Myanmar’s National Human Rights Commission has just published a website. The site is quite sophisticated and contains a lot of information. Well worth checking out.
Category Archives: human rights
Sadly, I’m starting to wonder if I should start a new section called “blame the victim” on Rule by Hukum. This week, two more Muslims have been arrested in connection to the communal riots in Okkan, near Yangon. One of the Muslim women allegedly accidentally bumped into a Buddhist monk, while another woman yelled at the monk for lying about the incident. The incident then caused a riot in which Muslim property was burned.
Of course, what happened to the monk is unfortunate. But the rioting against Muslims has gotten out of hand. Even more worrying has been the ineffective government response. According to The Irrawaddy, “Burma has seen clashes between Buddhists and Muslims in several states this year, but so far only Muslims have been imprisoned.” This year, the government has convicted more than 10 Muslims but no Buddhists.
I have published a short review of John T. Dale’s Free Burma in the Journal of World-Systems Research. Dale’s book explores the implications of transnational human rights litigation, focusing on the case that Burmese rights groups filed against UNOCAL under the Alien Tort Claims Act (ATCA).
One of my questions about the book is whether ATCA suits represent a viable tool for human rights advocates. According to the U.S. Supreme Court, probably not. In Kiobel v. Royal Dutch Petroleum Co., the majority, led by Chief Justice Roberts, declared that there should be a “presumption against extraterritoriality” in the application of the law. While this doesn’t bar future ATCA suits – and EarthRights notes the decision does not bar all ATCA suits against corporations – it certainly will discourage lower court judges from admitting them.
As I’ve noted several times, aside from the Constitutional Tribunal, Myanmar’s judicial system hasn’t become notably more progressive or activist under President Thein Sein’s government. However, the Mayangone Township Court recently issued a decision questioning police brutality. According to a summary from Irrawaddy:
The Asian Human Rights Commission (AHRC) has hailed a Nov. 9 ruling by the Mayangone Township Court that found that the death of a man in police custody had not been natural. AHRC said the ruling, which it recently obtained, could be “a landmark case” as the post-mortem inquest would logically be followed by an investigation into which police officer was responsible for the death. “Very rarely [in Burma] have police officers been held to account for their crimes, and least of all, those committed on persons in custody,” it said. Myo Myint Swe, 19, was arrested for the murder of a woman in June and died in custody in July.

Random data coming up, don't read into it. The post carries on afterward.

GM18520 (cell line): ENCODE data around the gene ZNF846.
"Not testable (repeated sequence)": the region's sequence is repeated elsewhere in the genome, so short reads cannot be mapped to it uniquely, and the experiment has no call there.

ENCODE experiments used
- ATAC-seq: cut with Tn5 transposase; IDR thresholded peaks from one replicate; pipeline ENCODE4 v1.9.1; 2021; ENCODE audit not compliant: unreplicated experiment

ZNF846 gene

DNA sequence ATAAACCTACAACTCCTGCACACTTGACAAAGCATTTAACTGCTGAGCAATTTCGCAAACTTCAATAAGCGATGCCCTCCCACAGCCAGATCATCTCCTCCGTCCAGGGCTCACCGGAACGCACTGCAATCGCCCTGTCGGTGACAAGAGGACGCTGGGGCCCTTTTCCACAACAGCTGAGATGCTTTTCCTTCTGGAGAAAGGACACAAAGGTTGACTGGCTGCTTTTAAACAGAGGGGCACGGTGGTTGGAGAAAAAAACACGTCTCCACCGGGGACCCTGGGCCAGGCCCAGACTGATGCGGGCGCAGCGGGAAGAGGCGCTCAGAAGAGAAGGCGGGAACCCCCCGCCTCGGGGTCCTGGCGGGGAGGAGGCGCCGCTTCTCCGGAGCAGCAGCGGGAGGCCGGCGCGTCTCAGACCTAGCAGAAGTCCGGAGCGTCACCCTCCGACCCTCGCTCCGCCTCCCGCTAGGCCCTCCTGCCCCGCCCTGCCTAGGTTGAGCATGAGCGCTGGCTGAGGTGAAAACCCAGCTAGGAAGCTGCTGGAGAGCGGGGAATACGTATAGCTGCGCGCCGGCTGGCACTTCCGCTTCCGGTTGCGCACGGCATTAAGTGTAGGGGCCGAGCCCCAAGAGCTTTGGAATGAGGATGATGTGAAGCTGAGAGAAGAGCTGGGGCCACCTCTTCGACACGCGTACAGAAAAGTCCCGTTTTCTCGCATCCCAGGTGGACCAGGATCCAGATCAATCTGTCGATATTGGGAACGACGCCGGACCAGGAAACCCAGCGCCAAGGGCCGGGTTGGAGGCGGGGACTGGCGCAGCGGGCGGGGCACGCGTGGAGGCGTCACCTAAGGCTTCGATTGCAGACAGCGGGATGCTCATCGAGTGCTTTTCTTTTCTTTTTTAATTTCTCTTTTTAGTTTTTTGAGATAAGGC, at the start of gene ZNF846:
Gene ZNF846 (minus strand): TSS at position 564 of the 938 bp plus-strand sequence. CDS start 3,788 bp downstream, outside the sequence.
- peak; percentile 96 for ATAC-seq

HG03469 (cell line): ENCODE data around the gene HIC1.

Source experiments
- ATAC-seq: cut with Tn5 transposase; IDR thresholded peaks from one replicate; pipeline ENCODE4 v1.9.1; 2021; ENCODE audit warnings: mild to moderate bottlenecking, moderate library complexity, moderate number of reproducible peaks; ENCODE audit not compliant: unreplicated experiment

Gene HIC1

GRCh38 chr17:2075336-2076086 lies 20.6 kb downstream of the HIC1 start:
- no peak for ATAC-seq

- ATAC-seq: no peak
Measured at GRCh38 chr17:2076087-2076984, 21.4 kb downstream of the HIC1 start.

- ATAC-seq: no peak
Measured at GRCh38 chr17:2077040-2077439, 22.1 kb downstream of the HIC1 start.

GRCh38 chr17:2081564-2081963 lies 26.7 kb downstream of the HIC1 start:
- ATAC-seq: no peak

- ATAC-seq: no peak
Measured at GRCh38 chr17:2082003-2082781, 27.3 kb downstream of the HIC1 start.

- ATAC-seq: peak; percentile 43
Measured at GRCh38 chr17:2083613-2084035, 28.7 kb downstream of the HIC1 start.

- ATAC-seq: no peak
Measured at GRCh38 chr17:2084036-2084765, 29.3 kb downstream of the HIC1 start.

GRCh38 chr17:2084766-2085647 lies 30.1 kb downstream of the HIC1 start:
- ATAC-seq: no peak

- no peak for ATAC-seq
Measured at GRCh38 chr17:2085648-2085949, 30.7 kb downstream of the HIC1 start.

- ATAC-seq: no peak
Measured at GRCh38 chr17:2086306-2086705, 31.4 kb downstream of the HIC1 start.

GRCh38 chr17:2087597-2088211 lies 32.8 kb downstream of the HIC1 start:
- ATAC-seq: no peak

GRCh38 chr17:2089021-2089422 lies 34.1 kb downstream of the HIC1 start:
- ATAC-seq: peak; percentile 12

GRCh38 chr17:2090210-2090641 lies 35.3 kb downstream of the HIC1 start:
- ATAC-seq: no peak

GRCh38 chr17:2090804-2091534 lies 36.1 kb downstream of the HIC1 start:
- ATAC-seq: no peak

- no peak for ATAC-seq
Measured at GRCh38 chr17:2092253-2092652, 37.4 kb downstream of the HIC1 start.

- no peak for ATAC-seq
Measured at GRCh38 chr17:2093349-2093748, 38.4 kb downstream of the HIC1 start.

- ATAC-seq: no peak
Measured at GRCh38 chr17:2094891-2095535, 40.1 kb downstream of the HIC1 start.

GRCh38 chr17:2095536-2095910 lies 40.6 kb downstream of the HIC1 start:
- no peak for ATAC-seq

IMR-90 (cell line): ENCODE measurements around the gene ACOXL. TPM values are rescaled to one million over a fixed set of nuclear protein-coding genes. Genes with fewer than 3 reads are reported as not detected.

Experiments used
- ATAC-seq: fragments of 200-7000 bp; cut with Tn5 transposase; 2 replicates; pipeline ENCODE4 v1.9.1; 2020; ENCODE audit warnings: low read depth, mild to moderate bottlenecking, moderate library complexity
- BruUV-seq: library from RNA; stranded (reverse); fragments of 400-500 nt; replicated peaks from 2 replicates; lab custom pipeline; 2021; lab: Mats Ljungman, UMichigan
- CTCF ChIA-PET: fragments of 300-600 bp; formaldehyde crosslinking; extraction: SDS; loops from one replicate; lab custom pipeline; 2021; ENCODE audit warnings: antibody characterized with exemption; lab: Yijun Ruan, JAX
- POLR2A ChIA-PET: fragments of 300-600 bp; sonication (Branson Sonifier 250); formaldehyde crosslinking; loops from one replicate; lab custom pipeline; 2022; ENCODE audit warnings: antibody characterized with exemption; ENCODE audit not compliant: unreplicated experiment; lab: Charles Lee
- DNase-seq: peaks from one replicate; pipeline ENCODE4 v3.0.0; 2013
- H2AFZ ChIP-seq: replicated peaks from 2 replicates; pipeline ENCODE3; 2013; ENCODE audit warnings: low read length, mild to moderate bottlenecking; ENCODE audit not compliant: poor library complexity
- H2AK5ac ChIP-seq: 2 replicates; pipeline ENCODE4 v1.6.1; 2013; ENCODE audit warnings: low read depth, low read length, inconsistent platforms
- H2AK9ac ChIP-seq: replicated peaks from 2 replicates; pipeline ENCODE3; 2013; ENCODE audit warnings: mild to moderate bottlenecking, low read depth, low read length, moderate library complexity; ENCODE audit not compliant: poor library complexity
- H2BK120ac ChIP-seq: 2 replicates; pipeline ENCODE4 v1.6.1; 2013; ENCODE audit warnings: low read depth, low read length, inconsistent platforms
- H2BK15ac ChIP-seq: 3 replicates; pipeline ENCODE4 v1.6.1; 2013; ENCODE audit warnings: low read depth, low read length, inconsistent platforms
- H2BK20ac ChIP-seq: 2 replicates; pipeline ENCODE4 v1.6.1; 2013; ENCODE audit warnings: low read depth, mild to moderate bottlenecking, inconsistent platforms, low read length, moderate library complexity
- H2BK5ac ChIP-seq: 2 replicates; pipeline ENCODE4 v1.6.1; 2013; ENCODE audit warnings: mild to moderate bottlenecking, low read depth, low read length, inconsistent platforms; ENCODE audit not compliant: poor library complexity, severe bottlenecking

Stay tuned for more about this potentially landmark case.
Aquino’s legacy on the rule of law is still being determined. On the one hand, judges complain that the impeachment of Chief Justice Corona is becoming essentially trial by publicity. On the other hand, some human rights activists credit the president for going after former general Jovito Palparan, one of the masterminds behind extrajudicial killings against suspected leftists (although Palparan remains at large). Ironically, under the Puno Supreme Court had pushed for bringing human rights violators to justice while the Arroyo administration stalled.
According to DVB, Burma’s new Human Rights Commission is now accepting complaints. It’s perhaps somewhat surprising that the commission will hear and decide actual cases, however it is in line with President Thein Sein’s mini-glasnost. Cases already filed in the regular courts will not be transferred, but from this point on the commission should be the primary point institution for human rights cases. Some critics worry that the commission will essentially act as a Trojan horse, turning on complainants once they reveal themselves to the commission. Indeed, Burma’s courts have often “blamed the victim” by allowing government officials to countersue complainants for defamation (the Su Su Nwe case was a particularly blatant example of this). However, the commission could also represent the new government’s attempt to bypass the corrupted judiciary completely.
In other interesting news, the Pyithu Hluttaw passed a law that would allow peaceful protests. Interestingly, according to Myanmar Times, the Hluttaw Bill Committee struck down one amendment for not conforming to the 2008 Constitution. This might be a sign that this committee will begin exercising legislative constitutional review even before cases reach the Constitutional Tribunal.
Since his disappearance in 2007, Jonas Burgos has been the poster child for the problem of enforced disappearances in the Philippines. While the Philippine Supreme Court under Chief Justice Reynato Puno had expressed its support for resolving these cases, and even promulgated new writs to help, thus far it hasn’t been able to bring the perpetrators to justice, much less find Burgos. Now, the Supreme Court has ordered the Armed Forces of the Philippines to produce Burgos… or else. Given the power of the AFP, it’s not clear whether the Supreme Court can enforce its order. Indeed, the Court also suggested that the AFP should be should be held in contempt for not complying with earlier orders to produce documents related to other disappearances. Still, the decision is perhaps a good sign that the Supreme Court under the new chief justice, Renato Corona, hasn’t abandoned his predecessor’s mission. Read more at PhilStar.